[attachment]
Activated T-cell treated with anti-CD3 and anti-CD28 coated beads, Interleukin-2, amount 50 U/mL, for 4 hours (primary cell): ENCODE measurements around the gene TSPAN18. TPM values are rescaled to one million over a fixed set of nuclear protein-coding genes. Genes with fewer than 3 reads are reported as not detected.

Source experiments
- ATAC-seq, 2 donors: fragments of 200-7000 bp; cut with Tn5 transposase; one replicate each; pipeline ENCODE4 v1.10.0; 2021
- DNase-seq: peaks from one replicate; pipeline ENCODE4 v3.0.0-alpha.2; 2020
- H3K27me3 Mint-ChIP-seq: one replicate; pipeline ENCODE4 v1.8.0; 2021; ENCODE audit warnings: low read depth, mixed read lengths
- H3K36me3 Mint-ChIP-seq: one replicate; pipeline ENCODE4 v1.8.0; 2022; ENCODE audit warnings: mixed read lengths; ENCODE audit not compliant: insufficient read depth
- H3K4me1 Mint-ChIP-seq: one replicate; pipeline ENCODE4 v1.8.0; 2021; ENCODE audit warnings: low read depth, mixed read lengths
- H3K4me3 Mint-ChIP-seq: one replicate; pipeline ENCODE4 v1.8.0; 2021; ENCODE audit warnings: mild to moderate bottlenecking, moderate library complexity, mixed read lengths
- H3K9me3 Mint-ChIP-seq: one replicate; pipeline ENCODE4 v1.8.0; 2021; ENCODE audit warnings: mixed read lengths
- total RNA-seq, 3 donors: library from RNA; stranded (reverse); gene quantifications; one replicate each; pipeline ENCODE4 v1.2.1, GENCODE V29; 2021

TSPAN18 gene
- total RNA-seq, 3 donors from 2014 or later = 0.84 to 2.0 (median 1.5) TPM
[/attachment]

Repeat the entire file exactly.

Activated T-cell treated with anti-CD3 and anti-CD28 coated beads, Interleukin-2, amount 50 U/mL, for 4 hours (primary cell): ENCODE measurements around the gene TSPAN18. TPM values are rescaled to one million over a fixed set of nuclear protein-coding genes. Genes with fewer than 3 reads are reported as not detected.

Source experiments
- ATAC-seq, 2 donors: fragments of 200-7000 bp; cut with Tn5 transposase; one replicate each; pipeline ENCODE4 v1.10.0; 2021
- DNase-seq: peaks from one replicate; pipeline ENCODE4 v3.0.0-alpha.2; 2020
- H3K27me3 Mint-ChIP-seq: one replicate; pipeline ENCODE4 v1.8.0; 2021; ENCODE audit warnings: low read depth, mixed read lengths
- H3K36me3 Mint-ChIP-seq: one replicate; pipeline ENCODE4 v1.8.0; 2022; ENCODE audit warnings: mixed read lengths; ENCODE audit not compliant: insufficient read depth
- H3K4me1 Mint-ChIP-seq: one replicate; pipeline ENCODE4 v1.8.0; 2021; ENCODE audit warnings: low read depth, mixed read lengths
- H3K4me3 Mint-ChIP-seq: one replicate; pipeline ENCODE4 v1.8.0; 2021; ENCODE audit warnings: mild to moderate bottlenecking, moderate library complexity, mixed read lengths
- H3K9me3 Mint-ChIP-seq: one replicate; pipeline ENCODE4 v1.8.0; 2021; ENCODE audit warnings: mixed read lengths
- total RNA-seq, 3 donors: library from RNA; stranded (reverse); gene quantifications; one replicate each; pipeline ENCODE4 v1.2.1, GENCODE V29; 2021

TSPAN18 gene
- total RNA-seq, 3 donors from 2014 or later = 0.84 to 2.0 (median 1.5) TPM